Mulling the ‘Un-Islamic’
Image Credit: kamshots / Flickr

Mulling the ‘Un-Islamic’

 
 

Last week I compiled a list of 5 things banned in the Asia-Pacific, which included beards in Japan, junk food ads in Korea and certain hairstyles—including the much-shunned mullet—in Iran.

As for the latter, earlier this month, Iran’s Ministry of Culture and Islamic Guidance released a catalogue of ‘Islamically permissible hairstyles’ for men, emphasizing that the purpose of the guide is to ‘protect culture and respect Iranian tradition,’ by coming up with appropriate hairstyles that ‘confront Western cultural invasion.’ And the international media jumped on the story, giving it the catchy treatment: ‘Iran bans the mullet.’

I wondered what the Iranian media itself, as well those in the country, likely made of the news and so spoke to Diplomat columnist Meir Javedanfar, an Iranian native, about the matter.

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He’s just written our feature piece today entitled ‘The Seditious Ahmadinejad,’ which in fact mentions the recent resignation of President Mahmoud Ahmadinejad’s religious advisor, reportedly over disagreements surrounding ‘the new government approved codes of clothing and hairstyles for men and women.’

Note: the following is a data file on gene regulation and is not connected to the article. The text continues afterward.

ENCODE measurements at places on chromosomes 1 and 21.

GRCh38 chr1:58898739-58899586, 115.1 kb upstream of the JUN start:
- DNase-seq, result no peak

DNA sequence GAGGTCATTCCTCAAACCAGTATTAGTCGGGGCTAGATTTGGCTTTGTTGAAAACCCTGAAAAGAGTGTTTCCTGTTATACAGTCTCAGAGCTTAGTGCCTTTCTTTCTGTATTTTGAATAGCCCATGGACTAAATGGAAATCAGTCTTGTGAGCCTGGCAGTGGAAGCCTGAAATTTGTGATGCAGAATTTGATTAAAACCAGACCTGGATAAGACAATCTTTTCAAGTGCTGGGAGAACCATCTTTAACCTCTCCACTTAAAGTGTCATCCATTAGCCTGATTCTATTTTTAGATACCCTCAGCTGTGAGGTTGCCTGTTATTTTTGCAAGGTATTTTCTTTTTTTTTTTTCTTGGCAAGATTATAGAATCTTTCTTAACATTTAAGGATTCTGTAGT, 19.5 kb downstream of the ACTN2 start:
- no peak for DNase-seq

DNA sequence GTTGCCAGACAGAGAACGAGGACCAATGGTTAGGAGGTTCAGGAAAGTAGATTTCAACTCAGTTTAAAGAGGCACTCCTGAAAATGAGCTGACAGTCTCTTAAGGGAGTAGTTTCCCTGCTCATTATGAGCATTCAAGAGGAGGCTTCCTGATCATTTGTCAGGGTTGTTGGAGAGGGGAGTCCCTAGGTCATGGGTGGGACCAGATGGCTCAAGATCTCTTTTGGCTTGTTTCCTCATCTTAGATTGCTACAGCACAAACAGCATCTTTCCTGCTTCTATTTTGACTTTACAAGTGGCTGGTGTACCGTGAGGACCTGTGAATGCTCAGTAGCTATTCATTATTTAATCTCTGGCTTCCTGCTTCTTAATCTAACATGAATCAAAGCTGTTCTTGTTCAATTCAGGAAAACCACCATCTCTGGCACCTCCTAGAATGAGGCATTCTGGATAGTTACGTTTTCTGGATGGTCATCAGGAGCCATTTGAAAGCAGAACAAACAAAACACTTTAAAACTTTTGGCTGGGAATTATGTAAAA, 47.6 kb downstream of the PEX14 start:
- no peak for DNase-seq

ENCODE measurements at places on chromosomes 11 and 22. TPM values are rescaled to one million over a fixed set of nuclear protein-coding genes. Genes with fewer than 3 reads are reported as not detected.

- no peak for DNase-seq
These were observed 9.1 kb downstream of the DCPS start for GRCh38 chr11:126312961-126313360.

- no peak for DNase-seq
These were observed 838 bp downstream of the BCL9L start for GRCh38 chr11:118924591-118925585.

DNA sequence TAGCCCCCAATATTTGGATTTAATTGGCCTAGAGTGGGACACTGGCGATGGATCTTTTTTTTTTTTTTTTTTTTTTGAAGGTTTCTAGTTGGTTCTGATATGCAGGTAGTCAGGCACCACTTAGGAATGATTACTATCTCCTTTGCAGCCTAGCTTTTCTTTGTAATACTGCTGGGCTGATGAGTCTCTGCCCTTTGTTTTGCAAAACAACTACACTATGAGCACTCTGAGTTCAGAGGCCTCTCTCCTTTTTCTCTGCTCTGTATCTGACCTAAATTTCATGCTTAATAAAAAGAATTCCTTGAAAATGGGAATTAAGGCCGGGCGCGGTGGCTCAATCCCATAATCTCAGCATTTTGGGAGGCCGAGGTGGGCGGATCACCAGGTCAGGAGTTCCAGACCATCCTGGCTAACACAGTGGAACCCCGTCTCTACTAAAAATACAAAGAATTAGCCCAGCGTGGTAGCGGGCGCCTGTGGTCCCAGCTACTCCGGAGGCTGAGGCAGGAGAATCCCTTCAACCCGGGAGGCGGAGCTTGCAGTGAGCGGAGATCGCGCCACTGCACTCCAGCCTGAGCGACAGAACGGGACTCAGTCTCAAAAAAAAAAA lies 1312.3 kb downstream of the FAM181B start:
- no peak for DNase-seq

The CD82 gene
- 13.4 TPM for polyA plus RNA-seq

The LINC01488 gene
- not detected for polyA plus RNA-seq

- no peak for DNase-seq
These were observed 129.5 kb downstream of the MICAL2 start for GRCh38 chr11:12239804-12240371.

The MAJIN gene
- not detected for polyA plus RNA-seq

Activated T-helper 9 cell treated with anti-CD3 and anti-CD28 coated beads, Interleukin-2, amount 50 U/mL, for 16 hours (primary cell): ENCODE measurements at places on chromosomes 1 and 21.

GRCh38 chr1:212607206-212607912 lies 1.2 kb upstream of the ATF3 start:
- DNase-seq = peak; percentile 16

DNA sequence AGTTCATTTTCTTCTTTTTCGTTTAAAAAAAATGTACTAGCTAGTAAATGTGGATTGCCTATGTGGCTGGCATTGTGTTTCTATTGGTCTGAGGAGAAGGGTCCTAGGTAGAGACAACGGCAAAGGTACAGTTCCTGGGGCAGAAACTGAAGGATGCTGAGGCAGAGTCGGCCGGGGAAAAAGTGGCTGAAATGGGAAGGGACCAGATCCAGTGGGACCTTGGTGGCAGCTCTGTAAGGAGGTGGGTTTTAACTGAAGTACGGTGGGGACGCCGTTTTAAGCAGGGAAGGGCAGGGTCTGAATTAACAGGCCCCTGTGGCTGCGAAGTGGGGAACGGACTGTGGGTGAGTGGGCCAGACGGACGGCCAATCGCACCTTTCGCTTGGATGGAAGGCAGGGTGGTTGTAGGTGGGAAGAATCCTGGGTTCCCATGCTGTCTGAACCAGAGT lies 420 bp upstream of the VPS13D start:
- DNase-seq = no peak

When I asked Javedanfar what his own take is on the hairstyles guide, he told me:

‘It’s a sign of concern by the regime. They see “unislamic” hairstyles as a way to question government authority and as a sign of protest. With this new guide for hairstyles, they’re trying to stamp their much shaken authority—on the youth especially.’

On how the local media has responded, Javedanfar noted that it has actually not objected and that if anything it’s Ahmadinejad who, surprisingly, seems to be against the new measures. He said of the leader’s stance and underlying intent: ‘Ahmadinejad is on a real collision course with the clergy who want to go through with this. He’s going against these measures as a way to make himself popular.’

Overall, Javedanfar agreed that such decisions by Tehran as the new rules of ‘hair conduct’ do indicate weakness in the current regime, something which he discusses more in his piece.

Meanwhile, I also heard today from our Chinese language editor Leonard Chien who’s currently based in Taiwan. He informed me of some more bans being implemented in the Asian region—Singaporean authorities just this month have reportedly caused ‘a major uproar’ by banning a politically themed documentary and arresting a British writer who penned a work about the country’s death penalty.

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